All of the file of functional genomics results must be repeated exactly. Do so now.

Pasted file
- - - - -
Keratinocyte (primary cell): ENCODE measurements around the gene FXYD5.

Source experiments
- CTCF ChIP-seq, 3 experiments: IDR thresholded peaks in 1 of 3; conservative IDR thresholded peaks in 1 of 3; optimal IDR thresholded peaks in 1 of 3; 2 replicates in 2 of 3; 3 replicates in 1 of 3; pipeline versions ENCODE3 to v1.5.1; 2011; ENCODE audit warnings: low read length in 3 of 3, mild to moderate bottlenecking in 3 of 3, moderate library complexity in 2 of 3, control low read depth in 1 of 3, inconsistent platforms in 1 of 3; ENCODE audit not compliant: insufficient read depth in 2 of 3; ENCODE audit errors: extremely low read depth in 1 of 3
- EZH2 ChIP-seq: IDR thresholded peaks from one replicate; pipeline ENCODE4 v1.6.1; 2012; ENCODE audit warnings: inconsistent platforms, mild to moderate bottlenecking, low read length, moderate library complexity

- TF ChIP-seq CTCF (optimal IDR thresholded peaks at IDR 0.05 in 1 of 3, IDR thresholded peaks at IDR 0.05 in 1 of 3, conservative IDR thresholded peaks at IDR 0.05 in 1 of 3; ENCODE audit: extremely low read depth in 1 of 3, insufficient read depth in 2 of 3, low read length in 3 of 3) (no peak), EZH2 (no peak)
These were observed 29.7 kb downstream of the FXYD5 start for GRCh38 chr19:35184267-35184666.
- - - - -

Keratinocyte (primary cell): ENCODE measurements around the gene FXYD5.

Source experiments
- CTCF ChIP-seq, 3 experiments: IDR thresholded peaks in 1 of 3; conservative IDR thresholded peaks in 1 of 3; optimal IDR thresholded peaks in 1 of 3; 2 replicates in 2 of 3; 3 replicates in 1 of 3; pipeline versions ENCODE3 to v1.5.1; 2011; ENCODE audit warnings: low read length in 3 of 3, mild to moderate bottlenecking in 3 of 3, moderate library complexity in 2 of 3, control low read depth in 1 of 3, inconsistent platforms in 1 of 3; ENCODE audit not compliant: insufficient read depth in 2 of 3; ENCODE audit errors: extremely low read depth in 1 of 3
- EZH2 ChIP-seq: IDR thresholded peaks from one replicate; pipeline ENCODE4 v1.6.1; 2012; ENCODE audit warnings: inconsistent platforms, mild to moderate bottlenecking, low read length, moderate library complexity

- TF ChIP-seq CTCF (optimal IDR thresholded peaks at IDR 0.05 in 1 of 3, IDR thresholded peaks at IDR 0.05 in 1 of 3, conservative IDR thresholded peaks at IDR 0.05 in 1 of 3; ENCODE audit: extremely low read depth in 1 of 3, insufficient read depth in 2 of 3, low read length in 3 of 3) (no peak), EZH2 (no peak)
These were observed 29.7 kb downstream of the FXYD5 start for GRCh38 chr19:35184267-35184666.